Gay, bisexual, 2-spirit, straight, queer cis- and trans-gender men of all ages and immigration statuses who have sex with other men (MSM) are increasingly using the Internet to seek social and sexual relationships. Research has demonstrated increased risk for HIV transmission by men seeking partners online, but also the effectiveness of online interventions to reduce these risks. In particular, these methods are effective in connecting with traditionally hard to reach MSM who do not or cannot access common in-person outreach services at bars or bathhouses (e.g. men in rural areas, men who aren’t out, and young men not of age).
Currently, there is considerably little comprehensive online outreach for MSM in Ontario. Without an effective online presence, public health agencies and AIDS service organizations are missing a growing opportunity to connect online with MSM to prevent further HIV infections. This project has identified strategies to enhance effective outreach services for MSM in Ontario, and promoting the integration of current evidence into existing and emerging policies and programs, as well as providing rationale and support for the expansion of effective online outreach with MSM in Ontario by identifying approaches to address current barriers and challenges. This research supports the delivery of broadly available, accessible, culturally competent, and comprehensive online outreach to MSM, that enhances their sexual wellbeing and decreases the risk of HIV transmission.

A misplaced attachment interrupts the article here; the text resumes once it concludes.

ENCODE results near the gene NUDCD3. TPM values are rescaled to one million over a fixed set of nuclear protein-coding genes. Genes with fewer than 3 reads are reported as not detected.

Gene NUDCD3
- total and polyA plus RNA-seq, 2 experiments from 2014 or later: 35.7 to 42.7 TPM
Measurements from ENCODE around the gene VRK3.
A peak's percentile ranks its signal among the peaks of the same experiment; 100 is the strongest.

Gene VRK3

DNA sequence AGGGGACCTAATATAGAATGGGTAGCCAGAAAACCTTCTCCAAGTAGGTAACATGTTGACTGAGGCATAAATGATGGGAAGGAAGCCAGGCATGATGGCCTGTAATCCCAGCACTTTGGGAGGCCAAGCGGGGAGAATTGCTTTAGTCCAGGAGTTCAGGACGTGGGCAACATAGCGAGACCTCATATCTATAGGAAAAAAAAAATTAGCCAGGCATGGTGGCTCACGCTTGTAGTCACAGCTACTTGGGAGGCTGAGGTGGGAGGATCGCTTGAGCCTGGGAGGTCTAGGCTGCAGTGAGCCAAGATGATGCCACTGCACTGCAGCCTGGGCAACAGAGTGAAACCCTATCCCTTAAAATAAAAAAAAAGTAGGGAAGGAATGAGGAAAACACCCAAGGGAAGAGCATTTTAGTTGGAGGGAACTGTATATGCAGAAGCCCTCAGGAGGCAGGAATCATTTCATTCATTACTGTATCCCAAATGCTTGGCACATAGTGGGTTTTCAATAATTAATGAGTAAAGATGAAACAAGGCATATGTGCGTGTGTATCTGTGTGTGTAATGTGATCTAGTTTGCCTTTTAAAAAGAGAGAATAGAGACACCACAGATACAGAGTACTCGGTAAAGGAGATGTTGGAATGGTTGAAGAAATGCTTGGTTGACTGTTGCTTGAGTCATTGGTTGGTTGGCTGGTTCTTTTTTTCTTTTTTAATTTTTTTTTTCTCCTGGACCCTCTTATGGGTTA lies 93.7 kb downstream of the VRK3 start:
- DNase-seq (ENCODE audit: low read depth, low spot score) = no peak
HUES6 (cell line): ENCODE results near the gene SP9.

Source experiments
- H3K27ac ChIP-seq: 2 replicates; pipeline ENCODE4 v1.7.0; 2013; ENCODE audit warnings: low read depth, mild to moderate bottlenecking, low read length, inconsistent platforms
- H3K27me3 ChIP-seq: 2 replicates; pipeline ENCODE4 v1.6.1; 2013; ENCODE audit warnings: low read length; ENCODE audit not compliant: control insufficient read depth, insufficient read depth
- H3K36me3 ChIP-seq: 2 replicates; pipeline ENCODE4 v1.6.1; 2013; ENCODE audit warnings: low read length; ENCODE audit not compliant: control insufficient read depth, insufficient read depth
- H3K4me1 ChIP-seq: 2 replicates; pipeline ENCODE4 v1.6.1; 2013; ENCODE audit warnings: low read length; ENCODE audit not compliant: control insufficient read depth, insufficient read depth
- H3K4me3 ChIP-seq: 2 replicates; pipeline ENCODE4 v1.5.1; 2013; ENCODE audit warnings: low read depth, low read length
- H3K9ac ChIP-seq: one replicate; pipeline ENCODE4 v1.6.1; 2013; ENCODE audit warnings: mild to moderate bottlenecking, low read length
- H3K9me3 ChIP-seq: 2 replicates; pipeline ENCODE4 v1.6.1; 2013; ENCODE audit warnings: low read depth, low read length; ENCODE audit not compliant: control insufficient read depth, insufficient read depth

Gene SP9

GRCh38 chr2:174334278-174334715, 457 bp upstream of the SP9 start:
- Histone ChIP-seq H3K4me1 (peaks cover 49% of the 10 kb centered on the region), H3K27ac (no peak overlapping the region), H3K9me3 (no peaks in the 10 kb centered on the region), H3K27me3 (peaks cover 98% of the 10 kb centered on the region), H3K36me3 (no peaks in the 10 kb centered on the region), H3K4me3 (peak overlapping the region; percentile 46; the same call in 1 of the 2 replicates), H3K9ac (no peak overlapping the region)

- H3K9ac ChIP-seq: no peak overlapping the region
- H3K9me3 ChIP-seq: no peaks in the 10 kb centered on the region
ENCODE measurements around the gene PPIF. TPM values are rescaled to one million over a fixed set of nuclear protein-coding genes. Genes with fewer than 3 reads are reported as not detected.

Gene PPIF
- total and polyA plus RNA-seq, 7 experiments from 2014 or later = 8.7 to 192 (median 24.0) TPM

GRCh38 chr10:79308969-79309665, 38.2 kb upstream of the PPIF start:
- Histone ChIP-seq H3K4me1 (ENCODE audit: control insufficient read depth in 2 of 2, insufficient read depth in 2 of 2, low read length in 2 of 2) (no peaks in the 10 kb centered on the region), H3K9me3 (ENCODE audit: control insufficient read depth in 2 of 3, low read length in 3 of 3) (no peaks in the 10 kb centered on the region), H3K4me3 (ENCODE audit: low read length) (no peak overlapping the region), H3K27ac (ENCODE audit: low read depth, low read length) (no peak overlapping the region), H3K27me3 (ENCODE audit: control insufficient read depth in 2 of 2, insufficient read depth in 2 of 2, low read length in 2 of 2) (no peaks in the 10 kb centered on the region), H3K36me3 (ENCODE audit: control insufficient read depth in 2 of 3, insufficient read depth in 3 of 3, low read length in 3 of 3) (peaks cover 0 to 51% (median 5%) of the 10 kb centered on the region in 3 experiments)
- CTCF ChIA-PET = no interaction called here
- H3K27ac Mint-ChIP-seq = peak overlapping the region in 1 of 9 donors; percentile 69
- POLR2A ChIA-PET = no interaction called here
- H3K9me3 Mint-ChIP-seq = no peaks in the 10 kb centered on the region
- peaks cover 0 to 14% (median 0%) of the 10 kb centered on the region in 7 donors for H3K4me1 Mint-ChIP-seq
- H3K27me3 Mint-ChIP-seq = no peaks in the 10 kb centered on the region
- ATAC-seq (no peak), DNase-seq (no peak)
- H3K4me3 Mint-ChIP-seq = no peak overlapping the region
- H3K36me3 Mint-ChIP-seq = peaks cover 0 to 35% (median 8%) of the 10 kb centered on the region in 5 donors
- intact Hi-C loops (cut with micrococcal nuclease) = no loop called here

The study included interviews with AIDS Service organizations, public health officials and community based programs about their efforts at online outreach. An online survey asked MSM about their online use and experiences with sexual health promotion via websites and mobile apps.